Sunday, July 19, 2009

Home Made Char Koay Teow

I've always wanted to try making Char Koay Teow at home but never really got around to it. Since we went to Hong Kong Supermarket yesterday for our groceries, I decided to pick up some fresh koay teow and yellow noodles to experiment and try to make some home made Char Koay Teow. I soon realized that it's not all that difficult to make, actually.

This is what we need to make Char Koay Teow. A pack of fresh koay teow, a pack of yellow noodles (optional), chopped garlic, large shrimps, fish cake (sliced), Chinese sausage (sliced), beansprouts, an egg, pan roasted chili paste and some soy sauce mix. To make the pan roasted chili paste, just heat the wok, add in some oil and stir fry some belachan until fragrant. Then, add in some garlic followed by fresh chili paste, sugar and a little bit of salt. Allow it to cook until it changes to a dark reddish brown color. Pour it into a bowl and set aside. The soy sauce mix is also easy to make. Just add about 2 tbsp of thick dark soy sauce with 3 tbsp of light soy sauce and 3 tbsp of water. Mix it all together and you have your soy sauce mix.

Before you start frying the noodles, heat the wok to smoking hot. Then add in some oil followed by some chopped garlic.

After a few seconds, add in the sliced Chinese sausage (lap cheong).

Stir fry the Chinese sausage for a minute or two, then toss in the shrimp and sliced fish cakes. You can also add in squid if you like.

Once the shrimp have turned opaque, add in the koay teow and yellow noodles. Then sprinkle about 4 spoonfuls of the soy sauce mix on top of the noodles. Continue stir frying the noodles for about 3-4 minutes.

Next, push the noodles aside to make an empty space in the middle of the wok. Add in some more oil and crack in one egg. Scramble the egg and fold the noodles over it. At this point, you can add in some cockles if you like.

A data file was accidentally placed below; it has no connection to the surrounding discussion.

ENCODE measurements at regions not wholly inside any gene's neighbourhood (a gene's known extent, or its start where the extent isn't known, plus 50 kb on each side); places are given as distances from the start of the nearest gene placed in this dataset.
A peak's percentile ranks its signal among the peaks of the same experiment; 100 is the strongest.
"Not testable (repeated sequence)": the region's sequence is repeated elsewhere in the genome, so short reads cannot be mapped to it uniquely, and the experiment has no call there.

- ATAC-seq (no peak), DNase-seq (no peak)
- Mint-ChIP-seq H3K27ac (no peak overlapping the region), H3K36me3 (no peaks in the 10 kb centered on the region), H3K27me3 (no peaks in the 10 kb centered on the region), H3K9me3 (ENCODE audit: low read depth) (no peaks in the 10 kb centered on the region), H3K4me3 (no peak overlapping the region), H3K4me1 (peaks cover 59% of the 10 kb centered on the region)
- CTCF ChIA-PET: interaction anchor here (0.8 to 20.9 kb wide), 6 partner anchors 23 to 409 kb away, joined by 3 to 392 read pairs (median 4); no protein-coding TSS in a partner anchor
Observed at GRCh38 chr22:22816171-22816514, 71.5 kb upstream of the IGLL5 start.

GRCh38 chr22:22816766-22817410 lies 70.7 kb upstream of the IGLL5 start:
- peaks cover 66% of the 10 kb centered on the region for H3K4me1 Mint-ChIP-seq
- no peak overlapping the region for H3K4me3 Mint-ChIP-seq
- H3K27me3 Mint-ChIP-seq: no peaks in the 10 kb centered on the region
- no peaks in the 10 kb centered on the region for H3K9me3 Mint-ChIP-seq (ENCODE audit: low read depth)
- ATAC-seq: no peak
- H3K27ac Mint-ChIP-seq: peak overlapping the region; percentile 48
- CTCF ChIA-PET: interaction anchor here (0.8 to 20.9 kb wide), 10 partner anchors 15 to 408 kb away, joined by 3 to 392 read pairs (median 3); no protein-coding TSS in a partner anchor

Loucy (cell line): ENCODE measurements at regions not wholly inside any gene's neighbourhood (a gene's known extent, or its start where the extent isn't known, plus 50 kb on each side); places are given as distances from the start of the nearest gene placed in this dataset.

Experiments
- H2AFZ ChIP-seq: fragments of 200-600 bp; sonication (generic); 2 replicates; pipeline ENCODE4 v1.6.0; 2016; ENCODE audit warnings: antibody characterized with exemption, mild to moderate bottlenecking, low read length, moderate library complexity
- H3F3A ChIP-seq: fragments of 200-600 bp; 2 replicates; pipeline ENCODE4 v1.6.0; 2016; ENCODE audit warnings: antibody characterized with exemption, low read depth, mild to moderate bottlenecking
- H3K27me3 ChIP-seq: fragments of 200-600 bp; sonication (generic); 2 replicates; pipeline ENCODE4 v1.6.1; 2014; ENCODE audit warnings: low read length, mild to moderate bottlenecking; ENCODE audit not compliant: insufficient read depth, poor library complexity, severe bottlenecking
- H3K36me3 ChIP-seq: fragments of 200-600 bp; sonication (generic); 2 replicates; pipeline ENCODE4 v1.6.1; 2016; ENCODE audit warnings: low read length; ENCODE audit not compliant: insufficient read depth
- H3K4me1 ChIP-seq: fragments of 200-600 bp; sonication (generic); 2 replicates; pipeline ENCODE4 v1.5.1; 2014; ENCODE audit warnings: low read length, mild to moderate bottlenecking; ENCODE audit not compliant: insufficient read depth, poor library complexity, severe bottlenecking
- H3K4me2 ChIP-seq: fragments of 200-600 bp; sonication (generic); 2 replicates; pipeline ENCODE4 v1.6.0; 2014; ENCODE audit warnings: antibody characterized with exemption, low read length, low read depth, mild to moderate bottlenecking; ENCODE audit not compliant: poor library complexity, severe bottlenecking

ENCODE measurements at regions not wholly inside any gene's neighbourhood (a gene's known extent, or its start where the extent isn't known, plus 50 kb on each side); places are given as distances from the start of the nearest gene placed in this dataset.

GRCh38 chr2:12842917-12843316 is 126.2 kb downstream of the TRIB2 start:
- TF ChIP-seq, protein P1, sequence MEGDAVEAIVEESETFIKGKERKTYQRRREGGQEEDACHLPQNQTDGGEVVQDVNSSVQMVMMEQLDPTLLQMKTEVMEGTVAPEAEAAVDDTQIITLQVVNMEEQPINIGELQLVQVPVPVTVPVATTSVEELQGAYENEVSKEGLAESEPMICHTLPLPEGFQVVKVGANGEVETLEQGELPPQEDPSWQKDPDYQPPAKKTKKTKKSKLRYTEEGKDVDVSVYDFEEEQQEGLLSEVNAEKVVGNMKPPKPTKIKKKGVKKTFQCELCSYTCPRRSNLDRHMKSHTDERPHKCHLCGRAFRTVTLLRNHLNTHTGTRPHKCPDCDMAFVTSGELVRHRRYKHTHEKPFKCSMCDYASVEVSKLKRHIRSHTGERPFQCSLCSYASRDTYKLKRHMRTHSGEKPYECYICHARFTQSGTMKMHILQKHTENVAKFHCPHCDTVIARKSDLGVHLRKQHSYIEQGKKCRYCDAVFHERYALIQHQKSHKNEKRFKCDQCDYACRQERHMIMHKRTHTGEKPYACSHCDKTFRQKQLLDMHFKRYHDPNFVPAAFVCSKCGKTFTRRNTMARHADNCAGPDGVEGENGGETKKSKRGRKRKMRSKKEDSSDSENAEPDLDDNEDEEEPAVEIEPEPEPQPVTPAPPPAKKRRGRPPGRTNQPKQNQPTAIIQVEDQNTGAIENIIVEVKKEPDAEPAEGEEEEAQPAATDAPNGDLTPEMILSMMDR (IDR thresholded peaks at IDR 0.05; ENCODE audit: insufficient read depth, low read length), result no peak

Add in a few spoonfuls of the pan roasted chili paste (depending on how spicy you want the noodles to be) and continue stir frying the noodles until it is slightly charred. Finally, add in the beansprouts and chives (I didn't add in chives cos we do not like the taste). Give it one last stir and it is ready to be serve!

I served the Char Koay Teow on top of a piece of banana leaf, just like how they would do it back in the day in Penang. It somehow makes the Char Koay Teow taste a little bit better :D I am pleasantly surprised that it turned out pretty well (for my first try). I think this recipe is a keeper. However, I will use a duck egg instead of a chicken egg the next time! Also, I will add in lots of bak ew phok (deep fried lard). With the duck egg and bak ew phok, this Char Koay Teow will taste 100% authentic! :P


J.H said...

oh my goodness, I want I want!

Charlene n Kevin said...


Heatherfeather said...

This looks really yummy Charlene! I have never tried to make this either, it looks a lot easier than I expected it to be. I enjoyed the step by step photos a lot, that really helps.

Charlene n Kevin said...

Hahaha thanks Heather! Taking the step by step photos for this recipe is a little bit tricky. Everything is cooked in extra high heat and everything happens so fast. I nearly dropped my camera into the wok, more than once!! :P